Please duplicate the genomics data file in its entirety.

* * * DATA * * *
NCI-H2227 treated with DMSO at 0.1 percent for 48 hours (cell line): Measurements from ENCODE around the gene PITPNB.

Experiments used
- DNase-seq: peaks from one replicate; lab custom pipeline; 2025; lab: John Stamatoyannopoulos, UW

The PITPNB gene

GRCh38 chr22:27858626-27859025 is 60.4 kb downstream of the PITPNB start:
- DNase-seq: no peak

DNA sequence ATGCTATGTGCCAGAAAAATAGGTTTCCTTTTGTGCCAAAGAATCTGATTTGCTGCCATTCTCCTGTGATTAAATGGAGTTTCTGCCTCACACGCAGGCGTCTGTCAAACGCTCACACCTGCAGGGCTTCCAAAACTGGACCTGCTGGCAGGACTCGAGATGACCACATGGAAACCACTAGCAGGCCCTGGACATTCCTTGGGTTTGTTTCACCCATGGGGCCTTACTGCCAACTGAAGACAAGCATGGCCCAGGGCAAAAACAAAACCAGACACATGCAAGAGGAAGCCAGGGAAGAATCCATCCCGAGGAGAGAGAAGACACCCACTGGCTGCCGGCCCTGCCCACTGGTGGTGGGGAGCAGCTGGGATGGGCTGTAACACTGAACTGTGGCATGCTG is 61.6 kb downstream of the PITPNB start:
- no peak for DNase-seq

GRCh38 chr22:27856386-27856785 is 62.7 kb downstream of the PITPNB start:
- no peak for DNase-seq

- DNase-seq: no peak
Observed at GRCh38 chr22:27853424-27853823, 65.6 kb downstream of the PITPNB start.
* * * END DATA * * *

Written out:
NCI-H2227 treated with DMSO at 0.1 percent for 48 hours (cell line): Measurements from ENCODE around the gene PITPNB.

Experiments used
- DNase-seq: peaks from one replicate; lab custom pipeline; 2025; lab: John Stamatoyannopoulos, UW

The PITPNB gene

GRCh38 chr22:27858626-27859025 is 60.4 kb downstream of the PITPNB start:
- DNase-seq: no peak

DNA sequence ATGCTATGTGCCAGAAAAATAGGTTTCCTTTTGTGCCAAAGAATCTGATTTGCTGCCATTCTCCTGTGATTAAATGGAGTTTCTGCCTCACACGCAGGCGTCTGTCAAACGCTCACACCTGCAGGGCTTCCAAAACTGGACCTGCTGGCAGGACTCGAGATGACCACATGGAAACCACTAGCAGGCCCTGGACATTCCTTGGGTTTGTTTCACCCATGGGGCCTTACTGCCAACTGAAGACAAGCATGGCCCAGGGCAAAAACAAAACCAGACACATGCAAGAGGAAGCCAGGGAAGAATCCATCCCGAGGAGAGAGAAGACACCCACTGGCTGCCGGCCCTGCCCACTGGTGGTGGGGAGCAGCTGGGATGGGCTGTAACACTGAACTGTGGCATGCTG is 61.6 kb downstream of the PITPNB start:
- no peak for DNase-seq

GRCh38 chr22:27856386-27856785 is 62.7 kb downstream of the PITPNB start:
- no peak for DNase-seq

- DNase-seq: no peak
Observed at GRCh38 chr22:27853424-27853823, 65.6 kb downstream of the PITPNB start.